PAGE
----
Not-so-Efficient Ward Council Meetings

City Top Story

Ward Committee meetings in Bengaluru have turned into grievance forums and these grievances are not even registered.

Yamini Chincholi

A noisy, crowded room, people talking over each other, stacks of papers and files, the ward corporator nodding along to fresh concerns, and committee members presenting their seventh draft of the same complaint. Such are the ward committee meetings in Bengaluru.

The Softcopy attended the Hemmigepura ward committee meeting and found that the residents of the ward expressed their concerns and grievances for most of the meetings. The Karnataka Municipal Corporations Ward Committee Rules mention that the ward corporators must discuss new development plans for the ward in the monthly meeting. But the corporator merely noted down the concerns and grievances and assured the people that action will be taken.

The grievances that are raised by citizens in a ward council meeting are not given tracking numbers or are registered on any traceable platform. The ward committee rules state that the corporator must ensure follow-up of the grievances and “Action Taken” reports should be presented.

The rules also state that a ward committee meeting should be announced a week before the meeting, but this is not in practice,.  The Hemmigepura ward has held its most recent meeting on a Sunday, when the rules state that a meeting should be held on the first Saturday of every month..

The Karnataka Municipal Corporations (Amendment) Act of February 2011 states that a ward council is supposed to prepare the ward’s development plan, monitor the ward’s in-progress works and ensure efficient use of funds, none of which were followed in the Hemmigepura ward committee meeting.

A resident from the Hemmigepura ward, Jyothi Hegde said, “The committee members and welfare association leaders bring up the same concerns in multiple meetings, which  are meant to keep track of these concerns. New concerns are not given much heed as there is no feasible way to record them.”

Mr. Kumaraswamy, assistant to the former Hemmigepura ward councillor Mr Arya Srinivas, said that several wards in Bengaluru don’t conduct ward committee meetings and those which do, conduct them infrequently. “The meetings have become less efficient. We note down all the problems presented, and work towards solving them,. But the work they needs coordination of various departments, where we get stuck,” he said.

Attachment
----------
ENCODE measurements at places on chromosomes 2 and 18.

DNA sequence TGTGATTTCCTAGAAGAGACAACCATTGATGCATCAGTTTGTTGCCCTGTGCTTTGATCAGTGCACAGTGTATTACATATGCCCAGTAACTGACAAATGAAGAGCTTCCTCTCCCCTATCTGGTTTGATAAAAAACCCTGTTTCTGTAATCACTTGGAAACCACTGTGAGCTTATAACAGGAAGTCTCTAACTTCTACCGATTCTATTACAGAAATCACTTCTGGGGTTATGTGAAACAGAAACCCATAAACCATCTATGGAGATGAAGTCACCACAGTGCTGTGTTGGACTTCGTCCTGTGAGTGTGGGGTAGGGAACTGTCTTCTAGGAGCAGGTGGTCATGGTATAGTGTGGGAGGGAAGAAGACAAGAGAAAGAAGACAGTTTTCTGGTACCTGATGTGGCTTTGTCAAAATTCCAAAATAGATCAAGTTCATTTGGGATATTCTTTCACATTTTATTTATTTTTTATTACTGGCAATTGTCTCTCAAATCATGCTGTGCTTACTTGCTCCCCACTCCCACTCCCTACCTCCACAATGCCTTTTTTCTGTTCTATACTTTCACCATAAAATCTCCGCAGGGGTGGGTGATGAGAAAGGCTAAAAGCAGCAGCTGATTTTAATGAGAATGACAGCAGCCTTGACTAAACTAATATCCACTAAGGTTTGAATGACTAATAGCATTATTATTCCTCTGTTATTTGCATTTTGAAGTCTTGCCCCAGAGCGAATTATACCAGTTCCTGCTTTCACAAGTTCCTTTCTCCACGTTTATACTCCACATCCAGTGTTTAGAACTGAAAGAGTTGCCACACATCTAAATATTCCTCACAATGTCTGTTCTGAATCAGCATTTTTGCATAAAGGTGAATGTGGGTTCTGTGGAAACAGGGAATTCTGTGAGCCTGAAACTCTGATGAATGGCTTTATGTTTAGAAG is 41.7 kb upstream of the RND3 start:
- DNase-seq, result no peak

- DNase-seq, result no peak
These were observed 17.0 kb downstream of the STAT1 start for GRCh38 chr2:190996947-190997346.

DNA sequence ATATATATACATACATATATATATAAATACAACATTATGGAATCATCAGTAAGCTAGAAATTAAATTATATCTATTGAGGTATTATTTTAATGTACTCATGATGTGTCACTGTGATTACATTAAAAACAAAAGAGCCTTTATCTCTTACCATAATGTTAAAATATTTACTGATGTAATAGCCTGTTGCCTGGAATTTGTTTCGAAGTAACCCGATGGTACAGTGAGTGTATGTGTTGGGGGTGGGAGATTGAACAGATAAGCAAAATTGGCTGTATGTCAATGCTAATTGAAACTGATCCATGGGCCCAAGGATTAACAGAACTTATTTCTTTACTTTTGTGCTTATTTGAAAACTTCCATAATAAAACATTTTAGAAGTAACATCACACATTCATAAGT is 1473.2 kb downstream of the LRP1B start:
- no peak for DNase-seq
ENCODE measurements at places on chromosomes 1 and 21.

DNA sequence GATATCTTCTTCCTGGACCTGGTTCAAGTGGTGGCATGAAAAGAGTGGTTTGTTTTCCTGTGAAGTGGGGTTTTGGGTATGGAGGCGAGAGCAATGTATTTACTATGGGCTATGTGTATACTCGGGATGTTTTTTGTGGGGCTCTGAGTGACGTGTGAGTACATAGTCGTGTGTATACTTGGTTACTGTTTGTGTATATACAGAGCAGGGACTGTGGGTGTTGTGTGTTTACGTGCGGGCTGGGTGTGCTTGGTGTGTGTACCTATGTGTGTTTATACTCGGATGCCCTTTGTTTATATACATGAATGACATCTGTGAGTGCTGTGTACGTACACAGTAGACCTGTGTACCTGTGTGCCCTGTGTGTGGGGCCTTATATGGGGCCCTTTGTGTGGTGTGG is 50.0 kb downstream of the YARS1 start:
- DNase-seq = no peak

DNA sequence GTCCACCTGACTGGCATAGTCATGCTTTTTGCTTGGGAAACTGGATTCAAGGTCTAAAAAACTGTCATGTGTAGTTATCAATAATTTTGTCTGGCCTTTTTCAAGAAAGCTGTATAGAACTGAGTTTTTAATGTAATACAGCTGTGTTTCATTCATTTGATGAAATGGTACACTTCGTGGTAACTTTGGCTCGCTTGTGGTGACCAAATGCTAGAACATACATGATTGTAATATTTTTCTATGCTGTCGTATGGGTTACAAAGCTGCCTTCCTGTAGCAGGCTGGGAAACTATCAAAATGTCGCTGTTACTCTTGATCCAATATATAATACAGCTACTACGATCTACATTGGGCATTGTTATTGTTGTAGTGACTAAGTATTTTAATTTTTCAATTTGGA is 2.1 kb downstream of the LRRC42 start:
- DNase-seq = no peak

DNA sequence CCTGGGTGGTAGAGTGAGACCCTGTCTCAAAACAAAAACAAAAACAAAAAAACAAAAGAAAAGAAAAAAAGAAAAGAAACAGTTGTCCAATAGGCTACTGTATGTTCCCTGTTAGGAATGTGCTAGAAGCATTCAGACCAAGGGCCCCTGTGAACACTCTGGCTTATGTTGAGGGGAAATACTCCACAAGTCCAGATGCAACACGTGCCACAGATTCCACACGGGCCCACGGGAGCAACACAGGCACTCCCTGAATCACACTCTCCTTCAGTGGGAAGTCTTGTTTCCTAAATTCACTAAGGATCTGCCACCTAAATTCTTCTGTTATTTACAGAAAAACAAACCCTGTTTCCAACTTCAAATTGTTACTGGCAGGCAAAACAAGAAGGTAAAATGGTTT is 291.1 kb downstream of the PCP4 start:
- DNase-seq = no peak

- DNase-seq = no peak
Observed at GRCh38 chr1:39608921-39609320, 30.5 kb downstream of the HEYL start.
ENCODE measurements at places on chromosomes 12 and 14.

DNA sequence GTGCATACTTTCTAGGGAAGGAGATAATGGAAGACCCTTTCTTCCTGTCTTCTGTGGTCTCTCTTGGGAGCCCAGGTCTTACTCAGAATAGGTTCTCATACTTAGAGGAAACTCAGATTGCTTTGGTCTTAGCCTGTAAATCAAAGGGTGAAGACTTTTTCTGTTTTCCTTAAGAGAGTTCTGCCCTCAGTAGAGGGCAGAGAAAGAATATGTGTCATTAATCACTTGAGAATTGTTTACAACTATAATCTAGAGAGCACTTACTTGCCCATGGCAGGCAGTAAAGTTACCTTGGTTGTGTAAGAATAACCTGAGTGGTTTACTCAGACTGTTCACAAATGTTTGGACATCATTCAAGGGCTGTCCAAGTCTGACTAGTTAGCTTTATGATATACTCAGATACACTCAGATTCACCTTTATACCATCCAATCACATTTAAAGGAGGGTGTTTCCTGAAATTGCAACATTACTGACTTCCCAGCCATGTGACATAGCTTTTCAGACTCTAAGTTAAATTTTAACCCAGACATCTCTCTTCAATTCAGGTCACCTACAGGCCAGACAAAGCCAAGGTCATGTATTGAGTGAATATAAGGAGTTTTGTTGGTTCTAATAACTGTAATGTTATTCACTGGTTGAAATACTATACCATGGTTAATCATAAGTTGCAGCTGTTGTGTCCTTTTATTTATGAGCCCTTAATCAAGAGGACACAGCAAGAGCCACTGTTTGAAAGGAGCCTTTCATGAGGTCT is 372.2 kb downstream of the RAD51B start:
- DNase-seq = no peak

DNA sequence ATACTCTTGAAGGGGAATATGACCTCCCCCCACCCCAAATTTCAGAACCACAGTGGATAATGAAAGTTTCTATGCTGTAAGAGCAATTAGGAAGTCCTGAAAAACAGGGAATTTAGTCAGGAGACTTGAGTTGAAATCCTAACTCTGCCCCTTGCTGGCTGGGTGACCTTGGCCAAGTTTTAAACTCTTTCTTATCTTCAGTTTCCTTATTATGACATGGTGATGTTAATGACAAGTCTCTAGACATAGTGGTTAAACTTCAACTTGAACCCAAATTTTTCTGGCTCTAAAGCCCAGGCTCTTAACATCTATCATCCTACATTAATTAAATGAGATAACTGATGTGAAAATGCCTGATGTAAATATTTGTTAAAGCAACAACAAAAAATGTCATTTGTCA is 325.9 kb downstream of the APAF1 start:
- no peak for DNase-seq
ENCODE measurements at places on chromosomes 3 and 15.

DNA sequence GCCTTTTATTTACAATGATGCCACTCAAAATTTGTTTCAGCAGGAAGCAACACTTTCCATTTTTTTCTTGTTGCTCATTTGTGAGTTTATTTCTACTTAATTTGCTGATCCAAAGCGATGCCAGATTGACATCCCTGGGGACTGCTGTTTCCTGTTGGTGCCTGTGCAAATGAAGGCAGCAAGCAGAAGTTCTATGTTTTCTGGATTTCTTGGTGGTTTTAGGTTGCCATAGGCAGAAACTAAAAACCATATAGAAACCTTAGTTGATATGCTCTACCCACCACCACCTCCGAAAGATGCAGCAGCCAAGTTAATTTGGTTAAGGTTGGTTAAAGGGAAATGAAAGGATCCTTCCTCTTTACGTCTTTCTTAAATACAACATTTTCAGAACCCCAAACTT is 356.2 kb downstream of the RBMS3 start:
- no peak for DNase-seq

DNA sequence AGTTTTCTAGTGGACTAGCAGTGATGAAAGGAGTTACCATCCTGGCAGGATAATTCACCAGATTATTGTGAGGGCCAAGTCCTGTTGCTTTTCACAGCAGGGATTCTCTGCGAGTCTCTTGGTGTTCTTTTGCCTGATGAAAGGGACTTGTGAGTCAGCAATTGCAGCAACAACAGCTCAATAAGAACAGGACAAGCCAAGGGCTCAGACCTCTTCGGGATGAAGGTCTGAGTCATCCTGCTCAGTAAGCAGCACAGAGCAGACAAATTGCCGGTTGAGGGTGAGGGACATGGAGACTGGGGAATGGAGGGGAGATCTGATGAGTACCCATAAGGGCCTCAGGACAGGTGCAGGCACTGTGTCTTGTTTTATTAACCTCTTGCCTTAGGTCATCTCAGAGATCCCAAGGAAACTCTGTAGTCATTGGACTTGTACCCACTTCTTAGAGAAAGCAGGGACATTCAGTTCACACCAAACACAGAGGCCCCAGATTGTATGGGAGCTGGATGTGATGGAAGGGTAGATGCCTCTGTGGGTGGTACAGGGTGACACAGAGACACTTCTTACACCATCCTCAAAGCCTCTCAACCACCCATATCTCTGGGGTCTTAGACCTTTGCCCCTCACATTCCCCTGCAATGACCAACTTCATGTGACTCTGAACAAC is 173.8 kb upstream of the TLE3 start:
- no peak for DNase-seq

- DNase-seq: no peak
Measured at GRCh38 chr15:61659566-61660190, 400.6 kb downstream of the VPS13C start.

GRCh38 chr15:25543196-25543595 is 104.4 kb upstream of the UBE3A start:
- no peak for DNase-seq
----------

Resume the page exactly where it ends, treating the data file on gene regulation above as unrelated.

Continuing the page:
“These meetings are a way of connecting to the locals and being updated on what the ground reality is,” he added.

R Padmavati Amarnath and Kusuma H, the Corporators of Chowdeswari Ward and Vidyaranyapura ward respectively, said that most meetings are conducted on the first Saturday of the month, while some may be postponed due to absenteeism. They addressed the chronic problems of their wards and said that these problems stay unresolved due to failure in coordinating with other departments like BWSSB and BESCOM.

R Padmavati Amarnath said, “Some issues have been unresolved for more than two years, like drainage and encroachment from private organisations.”

Kusuma H said, “Generally, concerns are addressed in our meetings and 50 percent of them are solved by the next meeting. Our ward’s have chronic problems like laying the gas line pipe that needs coordination of  BWSSB and other departments, in order  to be finished.”

Lalitha Bhatti, the President of Chenamma Gardens Welfare Association said that these committee meetings should be planned in an organised manner. “Political instability and lack of coordination are the main reasons why committee meetings are inefficient. Ward corporators are also dependent on outside factors and grievances may not be solved due to the involvement of too many partners,” she added. 

A corporator and a B.PAC member talk about ward committee meetings.

Harshitha Venkatesh, Program Lead – Political Engagements, Bangalore Political Action Committee (B.PAC) said that digitalisation of the meeting proceedings would help keep track of resolved concerns. She also stressed on the importance of citizen engagement and participation. “People don’t have a will in helping the BBMP. As citizens, if we don’t participate, we are giving them a leeway to be careless. We are living in ignorance. Accountability comes only when there is someone to question,” she said.